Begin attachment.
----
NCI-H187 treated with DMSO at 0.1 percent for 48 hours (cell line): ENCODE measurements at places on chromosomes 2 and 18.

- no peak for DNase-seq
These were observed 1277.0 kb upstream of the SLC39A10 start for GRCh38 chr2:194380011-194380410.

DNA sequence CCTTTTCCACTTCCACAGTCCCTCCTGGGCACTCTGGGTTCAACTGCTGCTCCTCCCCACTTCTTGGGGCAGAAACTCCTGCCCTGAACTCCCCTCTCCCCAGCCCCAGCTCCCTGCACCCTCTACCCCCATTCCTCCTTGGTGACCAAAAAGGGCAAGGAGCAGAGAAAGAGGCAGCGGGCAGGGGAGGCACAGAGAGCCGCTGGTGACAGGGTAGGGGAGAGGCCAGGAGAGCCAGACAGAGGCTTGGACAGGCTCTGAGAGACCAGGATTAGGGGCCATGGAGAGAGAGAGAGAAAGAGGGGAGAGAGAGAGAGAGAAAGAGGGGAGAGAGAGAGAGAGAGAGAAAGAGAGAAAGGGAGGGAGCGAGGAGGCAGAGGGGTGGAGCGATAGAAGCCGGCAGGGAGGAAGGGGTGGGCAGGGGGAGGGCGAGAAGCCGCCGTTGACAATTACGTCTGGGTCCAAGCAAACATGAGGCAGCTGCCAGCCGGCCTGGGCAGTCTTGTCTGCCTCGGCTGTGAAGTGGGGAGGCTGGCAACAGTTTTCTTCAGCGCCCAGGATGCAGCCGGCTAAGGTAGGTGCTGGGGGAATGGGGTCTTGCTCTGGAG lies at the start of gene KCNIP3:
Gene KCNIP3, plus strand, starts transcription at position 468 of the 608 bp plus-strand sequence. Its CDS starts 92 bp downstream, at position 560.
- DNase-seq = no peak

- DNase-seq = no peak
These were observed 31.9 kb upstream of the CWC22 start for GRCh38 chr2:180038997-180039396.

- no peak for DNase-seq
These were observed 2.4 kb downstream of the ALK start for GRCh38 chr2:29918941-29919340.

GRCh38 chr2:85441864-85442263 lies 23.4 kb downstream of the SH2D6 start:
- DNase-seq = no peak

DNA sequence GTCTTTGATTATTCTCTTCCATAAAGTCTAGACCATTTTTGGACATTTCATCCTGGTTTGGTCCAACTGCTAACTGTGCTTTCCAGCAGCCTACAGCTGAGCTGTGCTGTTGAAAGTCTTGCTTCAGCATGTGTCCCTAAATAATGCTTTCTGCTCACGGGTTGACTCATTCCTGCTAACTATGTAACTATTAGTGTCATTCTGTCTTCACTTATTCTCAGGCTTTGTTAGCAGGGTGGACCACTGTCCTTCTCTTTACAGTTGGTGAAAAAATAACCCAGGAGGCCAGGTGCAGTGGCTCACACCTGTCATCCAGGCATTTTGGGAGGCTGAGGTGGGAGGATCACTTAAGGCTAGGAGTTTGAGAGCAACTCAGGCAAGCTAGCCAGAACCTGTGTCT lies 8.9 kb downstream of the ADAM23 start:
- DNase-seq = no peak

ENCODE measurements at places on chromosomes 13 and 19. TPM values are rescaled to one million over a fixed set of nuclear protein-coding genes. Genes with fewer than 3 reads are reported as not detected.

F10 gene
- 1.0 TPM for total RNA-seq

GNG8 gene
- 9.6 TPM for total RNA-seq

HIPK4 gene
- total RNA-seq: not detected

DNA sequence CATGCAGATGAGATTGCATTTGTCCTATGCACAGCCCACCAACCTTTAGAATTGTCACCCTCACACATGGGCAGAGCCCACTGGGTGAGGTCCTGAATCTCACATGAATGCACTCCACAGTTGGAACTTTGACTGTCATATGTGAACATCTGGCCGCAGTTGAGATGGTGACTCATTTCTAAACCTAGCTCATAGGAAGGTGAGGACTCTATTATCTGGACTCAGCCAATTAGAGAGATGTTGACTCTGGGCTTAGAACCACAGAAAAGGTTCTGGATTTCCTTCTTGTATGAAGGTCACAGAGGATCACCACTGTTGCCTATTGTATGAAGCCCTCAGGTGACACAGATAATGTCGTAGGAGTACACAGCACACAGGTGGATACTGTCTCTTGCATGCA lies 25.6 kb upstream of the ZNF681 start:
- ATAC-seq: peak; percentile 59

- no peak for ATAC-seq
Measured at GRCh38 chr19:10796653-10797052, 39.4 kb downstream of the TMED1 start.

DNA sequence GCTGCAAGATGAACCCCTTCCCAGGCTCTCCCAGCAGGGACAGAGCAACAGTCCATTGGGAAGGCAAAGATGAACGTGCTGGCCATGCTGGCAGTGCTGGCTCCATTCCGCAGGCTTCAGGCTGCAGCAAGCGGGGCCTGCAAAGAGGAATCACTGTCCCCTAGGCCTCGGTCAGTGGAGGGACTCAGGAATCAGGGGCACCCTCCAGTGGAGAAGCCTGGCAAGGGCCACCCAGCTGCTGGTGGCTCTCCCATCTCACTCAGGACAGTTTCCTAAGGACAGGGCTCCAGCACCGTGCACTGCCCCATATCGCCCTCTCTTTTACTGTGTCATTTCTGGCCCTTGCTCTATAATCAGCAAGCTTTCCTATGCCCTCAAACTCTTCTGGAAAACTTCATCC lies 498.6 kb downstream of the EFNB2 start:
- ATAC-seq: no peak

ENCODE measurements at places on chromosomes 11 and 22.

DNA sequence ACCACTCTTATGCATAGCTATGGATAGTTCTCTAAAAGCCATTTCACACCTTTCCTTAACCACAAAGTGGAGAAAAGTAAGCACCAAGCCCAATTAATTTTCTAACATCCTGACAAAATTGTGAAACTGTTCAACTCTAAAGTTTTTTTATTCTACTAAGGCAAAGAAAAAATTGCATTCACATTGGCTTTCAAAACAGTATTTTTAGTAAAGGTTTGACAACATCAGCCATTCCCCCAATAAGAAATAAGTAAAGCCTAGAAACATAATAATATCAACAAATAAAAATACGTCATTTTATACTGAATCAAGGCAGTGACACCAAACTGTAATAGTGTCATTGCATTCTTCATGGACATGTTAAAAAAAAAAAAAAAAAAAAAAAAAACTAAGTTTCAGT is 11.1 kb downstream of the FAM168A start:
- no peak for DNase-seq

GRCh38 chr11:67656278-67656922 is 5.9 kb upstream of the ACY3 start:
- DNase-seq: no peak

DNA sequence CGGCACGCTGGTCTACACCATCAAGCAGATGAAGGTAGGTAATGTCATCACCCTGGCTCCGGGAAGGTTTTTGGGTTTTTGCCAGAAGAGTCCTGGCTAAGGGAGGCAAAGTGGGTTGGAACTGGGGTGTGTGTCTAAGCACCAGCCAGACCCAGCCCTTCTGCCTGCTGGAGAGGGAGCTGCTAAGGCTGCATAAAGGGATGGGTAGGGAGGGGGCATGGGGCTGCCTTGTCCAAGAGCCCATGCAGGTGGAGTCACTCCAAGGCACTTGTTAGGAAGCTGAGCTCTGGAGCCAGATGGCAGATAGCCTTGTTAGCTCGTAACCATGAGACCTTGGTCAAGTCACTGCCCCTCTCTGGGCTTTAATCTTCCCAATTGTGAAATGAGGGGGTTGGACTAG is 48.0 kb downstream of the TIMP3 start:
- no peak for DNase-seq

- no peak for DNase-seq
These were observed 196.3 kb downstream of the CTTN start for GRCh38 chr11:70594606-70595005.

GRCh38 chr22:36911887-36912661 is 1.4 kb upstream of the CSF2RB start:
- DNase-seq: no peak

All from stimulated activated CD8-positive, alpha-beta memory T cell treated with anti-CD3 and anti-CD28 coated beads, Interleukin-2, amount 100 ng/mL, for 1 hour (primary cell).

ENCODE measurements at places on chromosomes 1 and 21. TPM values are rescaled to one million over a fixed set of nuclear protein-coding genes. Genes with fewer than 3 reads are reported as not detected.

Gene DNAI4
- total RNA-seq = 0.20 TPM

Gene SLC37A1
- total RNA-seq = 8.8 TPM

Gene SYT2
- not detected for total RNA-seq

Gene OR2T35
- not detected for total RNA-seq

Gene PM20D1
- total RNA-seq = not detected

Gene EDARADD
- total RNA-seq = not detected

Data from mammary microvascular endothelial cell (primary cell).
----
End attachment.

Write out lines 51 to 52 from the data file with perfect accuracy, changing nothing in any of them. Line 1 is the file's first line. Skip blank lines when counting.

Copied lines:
Gene EDARADD
- total RNA-seq = not detected